Roger Federer Is Tough to Beat. Brett Kavanaugh May Have Pulled an Upset.

Roger Federer

Roger Federer / Getty Images

The New York Times has found the answer to why Roger Federer lost in the fourth round at the U.S. Open to some Australian nobody: global warming.

An actual headline:

Roger Federer Is Tough to Beat. Global Warming Might Have Pulled an Upset.

You see, it was hot on Monday night in New York City. Even Federer says so. He had "soaking wet pants, soaking wet everything."

"It was just hot. No shame there," he said. "These things unfortunately sometimes happen."

But you can't fool the Times. It wasn't just hot. It was climate change.

"Under climate change, overall temperatures are rising — 2018 is on track to be the fourth-warmest year on record — but the warming is not happening evenly," the Times writes. "Short-term weather conditions are not the same as long-term changes to the climate, and a few hot days do not prove a trend. But the unusual heat and humidity that appeared to strain Federer are in keeping with the changes that atmospheric scientists are seeing under human-caused global warming."

It's an interesting theory. But here are some other explanations the Times could make for Federer's upset.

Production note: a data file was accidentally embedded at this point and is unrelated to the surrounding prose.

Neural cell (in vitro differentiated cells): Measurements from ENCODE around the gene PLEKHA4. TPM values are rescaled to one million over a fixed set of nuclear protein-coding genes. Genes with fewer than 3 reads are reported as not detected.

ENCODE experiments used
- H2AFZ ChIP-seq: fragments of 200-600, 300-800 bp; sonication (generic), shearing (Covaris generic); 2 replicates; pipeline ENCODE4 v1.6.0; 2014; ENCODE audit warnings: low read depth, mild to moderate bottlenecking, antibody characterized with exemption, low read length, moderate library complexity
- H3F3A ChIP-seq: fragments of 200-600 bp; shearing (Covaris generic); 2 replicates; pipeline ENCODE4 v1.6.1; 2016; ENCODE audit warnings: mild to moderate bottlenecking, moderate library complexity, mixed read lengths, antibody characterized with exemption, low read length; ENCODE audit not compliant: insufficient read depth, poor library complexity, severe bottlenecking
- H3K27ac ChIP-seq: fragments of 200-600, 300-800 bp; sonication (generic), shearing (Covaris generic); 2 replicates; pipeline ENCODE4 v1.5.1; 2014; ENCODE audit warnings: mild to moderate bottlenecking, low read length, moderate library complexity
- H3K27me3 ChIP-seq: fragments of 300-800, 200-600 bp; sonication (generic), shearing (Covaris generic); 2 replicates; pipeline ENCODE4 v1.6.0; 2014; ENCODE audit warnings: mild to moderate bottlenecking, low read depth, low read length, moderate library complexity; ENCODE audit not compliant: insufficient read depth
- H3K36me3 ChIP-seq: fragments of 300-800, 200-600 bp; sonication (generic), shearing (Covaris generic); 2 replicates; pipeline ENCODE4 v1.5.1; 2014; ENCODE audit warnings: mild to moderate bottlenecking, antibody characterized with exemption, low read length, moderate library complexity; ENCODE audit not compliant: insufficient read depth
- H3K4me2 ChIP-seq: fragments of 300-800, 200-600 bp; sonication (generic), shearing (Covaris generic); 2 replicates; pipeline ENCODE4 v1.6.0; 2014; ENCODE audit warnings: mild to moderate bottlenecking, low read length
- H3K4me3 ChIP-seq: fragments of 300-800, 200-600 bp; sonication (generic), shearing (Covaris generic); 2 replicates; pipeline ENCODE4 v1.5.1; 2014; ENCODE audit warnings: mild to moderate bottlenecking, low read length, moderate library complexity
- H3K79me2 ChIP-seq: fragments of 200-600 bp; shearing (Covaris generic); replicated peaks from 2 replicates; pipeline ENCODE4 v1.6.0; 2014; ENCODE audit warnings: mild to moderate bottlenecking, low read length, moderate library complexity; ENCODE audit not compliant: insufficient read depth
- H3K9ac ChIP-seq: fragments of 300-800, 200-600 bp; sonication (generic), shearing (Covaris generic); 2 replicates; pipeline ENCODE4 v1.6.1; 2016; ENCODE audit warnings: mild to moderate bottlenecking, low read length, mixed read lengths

1) Brett Kavanaugh

Federer played John Millman on the eve of Supreme Court nominee Brett Kavenaugh's Senate confirmation hearing.

Is it a mere coincidence that Federer played so poorly just hours before the Senate would begin the process of putting the biggest threat to "women, workers, and the environment" on the highest court of the land, with Democrats helpless to stop it? I think not.

2) He Got an Advance Copy of Bob Woodward's Book

Federer racked up 76 unforced errors, and lost in just four sets. That doesn't sound like the Federer we know, and the only possible explanation is he wanted out of Arthur Ashe Stadium so he could go back to his hotel to read Bob Woodward's new book.

Federer admitted he was "just happy that the match was over." Probably so he could get in bed and read about President Trump wanting to take out a brutal dictator who gases his own people, and other juicy comments from the "Ernest Hemingway of 140 characters."

3) Federer Hasn't Played Well Since Net Neutrality Was Repealed

The U.S. Open is only the second Grand Slam tournament Federer has played in since net neutrality was repealed on June 11. Federer was the number one seed at Wimbledon, but was upset by South Africa's Kevin Anderson in five sets. For context: the match took place on the one month anniversary of the "end of the Internet as we know it."

Now he's been upset again. Facts are facts: Federer has not played well since the big wireless companies were able to sell unlimited data plans again.